A long time after, when the festival of the blessed martyr came, my father with all his household made haste to attend the joyful celebration. As we were on the way, my older brother Peter was seized by a fever and became so ill that he could not move about or take food. We journeyed on in great grief and it was doubtful whether he would recover or die. In this state of distress we at length arrived; we entered the church and worshipped at the holy martyr's tomb. The sick boy cast himself down on the pavement, praying for a cure by the glorious martyr Finishing his prayer he returned to his lodging and the fever went down a little. When night came we hastened to keep watch and he asked to be carried along, and lying before the tomb he begged the martyr's favor all night long. When the watch was over he asked them to gather dust from the blessed tomb and give it to him in a drink, and hang it about his neck. This was done, and the heat of the fever went down so that on the very same day he took food without suffering and walked about wherever his fancy took him.

Gregory's Modesty

The Four Books of the Miracles of St. Martin: Preface

The miracles which the Lord our God deigned to work through the blessed Martin, his bishop, when living in the body, He still deigns to confirm daily in order to strengthen the faith of believers. He who worked miracles through him when he was in the world, now honors his tomb with miracles, and He who at that time sent him to save the perishing heathen, [now] bestows through him blessings on the Christians. Therefore let no one have doubt about the miracles worked in former time when he sees the bounty of the present wonders bestowed, when he looks upon the lame being raised up, the blind receiving sight, demons being driven out and every other kind of disease being cured through his healing power. As for me I will establish belief in the book written about his life by earlier writers, by relating for posterity at God's command his present­day miracles as far as I can recall them. This I would not presume to do if I had not been warned twice or thrice in a vision. I call all­powerful God to witness that I once saw in a dream at midday many who were crippled and overwhelmed by various diseases being cured in St. Martin's church, and I saw this in the presence of my mother who said to me: "Why are you so sluggish about writing of these things that you see?" I replied: You know well enough that I am unskilled in letters, and that, simple and untrained as I am, I would not dare to describe such wonderful miracles. I wish Severus or Paulinus were alive or that Fortunatus at the least were here to describe them. I have no skill for such a task and I should be blamed if I undertook it" [note: Gregory's confessions of inability to write in a polished style, though probably hypocritical, are nevertheless in accordance with fact.] But she said: "Don't you know that nowadays on account of the people's ignorance one who speaks as you can is more clearly understood? Therefore do not hesitate or delay, for you will be guilty if you pass this over in silence." So I wished to follow her advice and was doubly tortured with grief and fear; grief that miracles as great as were done under our predecessors should not be recorded; fear of undertaking so noble a task, ignorant as I am. However, led on by the hope of divine mercy, I am going to attempt the task thus urged upon me. For, as I suppose, He who produced water in the desert from a dry rock and cooled the thirsty people, is able to set these matters forth in my words; and it will be surely proved that he has again opened the ass's mouth if he deigns to open my lips and make known these miracles through an untaught person like me. But why should I fear my ignorance when the Lord our God and Redeemer chose not orators, but fishermen, not philosophers, but countrymen, to destroy the vanity of worldly wisdom. I have confidence, then, thanks to your prayers, that even if my rude speech cannot adorn the page, the great bishop will give it fame by his glorious miracles.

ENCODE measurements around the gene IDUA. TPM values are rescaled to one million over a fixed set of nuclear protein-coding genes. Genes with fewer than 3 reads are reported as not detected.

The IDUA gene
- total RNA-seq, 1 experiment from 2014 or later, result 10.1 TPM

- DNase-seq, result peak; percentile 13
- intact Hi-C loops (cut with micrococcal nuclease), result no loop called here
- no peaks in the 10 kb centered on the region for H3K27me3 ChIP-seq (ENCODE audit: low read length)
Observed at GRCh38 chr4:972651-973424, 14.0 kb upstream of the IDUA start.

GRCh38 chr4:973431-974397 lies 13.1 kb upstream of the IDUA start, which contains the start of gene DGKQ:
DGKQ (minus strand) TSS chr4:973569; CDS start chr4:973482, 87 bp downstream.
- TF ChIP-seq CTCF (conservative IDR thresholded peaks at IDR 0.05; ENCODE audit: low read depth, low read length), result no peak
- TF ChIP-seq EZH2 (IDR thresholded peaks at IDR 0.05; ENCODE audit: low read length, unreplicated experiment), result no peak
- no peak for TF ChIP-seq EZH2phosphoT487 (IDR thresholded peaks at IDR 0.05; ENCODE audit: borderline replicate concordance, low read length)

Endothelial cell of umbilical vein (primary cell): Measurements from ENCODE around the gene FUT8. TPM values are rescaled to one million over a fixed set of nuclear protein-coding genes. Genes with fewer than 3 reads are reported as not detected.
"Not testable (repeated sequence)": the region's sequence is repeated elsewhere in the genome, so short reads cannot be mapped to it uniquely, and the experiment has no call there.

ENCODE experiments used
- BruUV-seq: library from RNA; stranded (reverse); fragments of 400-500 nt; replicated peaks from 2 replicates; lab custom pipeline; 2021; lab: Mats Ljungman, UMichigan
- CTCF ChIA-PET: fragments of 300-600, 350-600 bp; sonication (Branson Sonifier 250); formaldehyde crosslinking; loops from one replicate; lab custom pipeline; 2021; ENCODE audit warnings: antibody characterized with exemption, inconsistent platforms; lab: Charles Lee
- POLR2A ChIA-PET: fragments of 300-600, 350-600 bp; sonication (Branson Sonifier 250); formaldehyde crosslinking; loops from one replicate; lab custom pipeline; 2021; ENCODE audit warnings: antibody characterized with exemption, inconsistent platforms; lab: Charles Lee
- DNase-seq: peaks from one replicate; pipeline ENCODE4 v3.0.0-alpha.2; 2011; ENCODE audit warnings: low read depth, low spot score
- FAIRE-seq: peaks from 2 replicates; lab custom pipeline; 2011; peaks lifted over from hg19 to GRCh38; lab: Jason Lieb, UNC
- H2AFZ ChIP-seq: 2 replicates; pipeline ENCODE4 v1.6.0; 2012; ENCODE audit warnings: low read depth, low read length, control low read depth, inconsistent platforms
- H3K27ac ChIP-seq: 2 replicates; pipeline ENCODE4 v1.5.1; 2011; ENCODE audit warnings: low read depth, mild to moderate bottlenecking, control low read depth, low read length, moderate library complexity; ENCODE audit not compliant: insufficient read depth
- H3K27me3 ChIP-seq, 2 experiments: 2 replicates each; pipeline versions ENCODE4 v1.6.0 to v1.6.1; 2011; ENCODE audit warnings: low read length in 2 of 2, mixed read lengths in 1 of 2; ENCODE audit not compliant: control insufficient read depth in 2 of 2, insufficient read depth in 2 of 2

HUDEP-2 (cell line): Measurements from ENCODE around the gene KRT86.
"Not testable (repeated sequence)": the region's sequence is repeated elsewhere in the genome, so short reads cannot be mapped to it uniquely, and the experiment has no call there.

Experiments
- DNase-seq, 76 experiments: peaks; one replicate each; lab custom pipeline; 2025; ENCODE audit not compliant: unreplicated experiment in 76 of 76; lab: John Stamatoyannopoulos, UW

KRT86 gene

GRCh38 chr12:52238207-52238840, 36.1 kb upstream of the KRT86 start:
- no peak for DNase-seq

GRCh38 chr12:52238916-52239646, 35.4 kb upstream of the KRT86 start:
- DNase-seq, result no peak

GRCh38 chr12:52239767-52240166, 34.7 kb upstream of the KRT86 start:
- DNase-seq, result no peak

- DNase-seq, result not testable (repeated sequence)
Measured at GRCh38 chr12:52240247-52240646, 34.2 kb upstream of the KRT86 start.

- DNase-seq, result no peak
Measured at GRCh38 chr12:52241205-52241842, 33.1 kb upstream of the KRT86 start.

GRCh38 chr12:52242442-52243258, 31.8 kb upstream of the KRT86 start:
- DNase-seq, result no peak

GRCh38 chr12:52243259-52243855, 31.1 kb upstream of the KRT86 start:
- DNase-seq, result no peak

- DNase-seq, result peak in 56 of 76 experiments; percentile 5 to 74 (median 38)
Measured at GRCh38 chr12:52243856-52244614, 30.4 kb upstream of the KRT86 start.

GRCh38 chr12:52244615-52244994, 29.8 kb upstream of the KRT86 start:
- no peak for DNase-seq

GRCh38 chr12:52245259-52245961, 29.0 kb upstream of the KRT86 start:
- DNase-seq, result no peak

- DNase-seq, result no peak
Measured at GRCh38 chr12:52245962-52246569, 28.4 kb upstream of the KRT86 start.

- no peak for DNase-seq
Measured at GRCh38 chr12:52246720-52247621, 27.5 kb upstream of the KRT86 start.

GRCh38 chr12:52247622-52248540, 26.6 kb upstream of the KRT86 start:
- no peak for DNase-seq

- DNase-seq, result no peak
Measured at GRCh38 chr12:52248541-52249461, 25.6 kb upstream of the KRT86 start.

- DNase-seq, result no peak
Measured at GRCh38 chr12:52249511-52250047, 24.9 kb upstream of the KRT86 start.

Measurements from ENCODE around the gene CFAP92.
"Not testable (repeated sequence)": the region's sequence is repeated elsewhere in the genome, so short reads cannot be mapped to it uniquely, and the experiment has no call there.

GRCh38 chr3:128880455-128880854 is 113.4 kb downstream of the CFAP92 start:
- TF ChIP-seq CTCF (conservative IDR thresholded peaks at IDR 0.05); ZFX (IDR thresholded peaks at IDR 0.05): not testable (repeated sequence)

Remarkable Exercise of "Virtue" by St. Martin

The Four Books of the Miracles of St. Martin: Book 1; Chap 20

Since I have told two or three times how miracles were performed and dangers averted by the mere invocation of the glorious name, I shall now describe how the blessed bishop was called upon and brought help to one who was falling headlong to death! [note: Gregory's interest in this miracle is one of technique. As a rule material " touch"of the source of "virtue" was regarded as a necessity, but "mere invocation" was sometimes effective. The cure that is related is an extreme form of the latter. See Introd. xx-xxi ] Ammonius, an officer of the holy church, arose from dinner somewhat under the influence of wine, and, the enemy giving him a push, he fell headlong over a lofty cliff that bordered the road. There was there a drop of about two hundred feet. While he was whirling about as he fell headlong and was flying down without wings he kept crying for aid from St. Martin at every instant of his fall. Then he felt as if he were tossed from a saddle by some one and he landed among the trees that were in the valley. And thus coming down slowly limb by limb he reached the ground without danger of death. However that the plotter's undertaking might not seem to have been completely in vain, he suffered a slight injury in one foot. But he went to the glorious master's church and prayed and was relieved of all pain.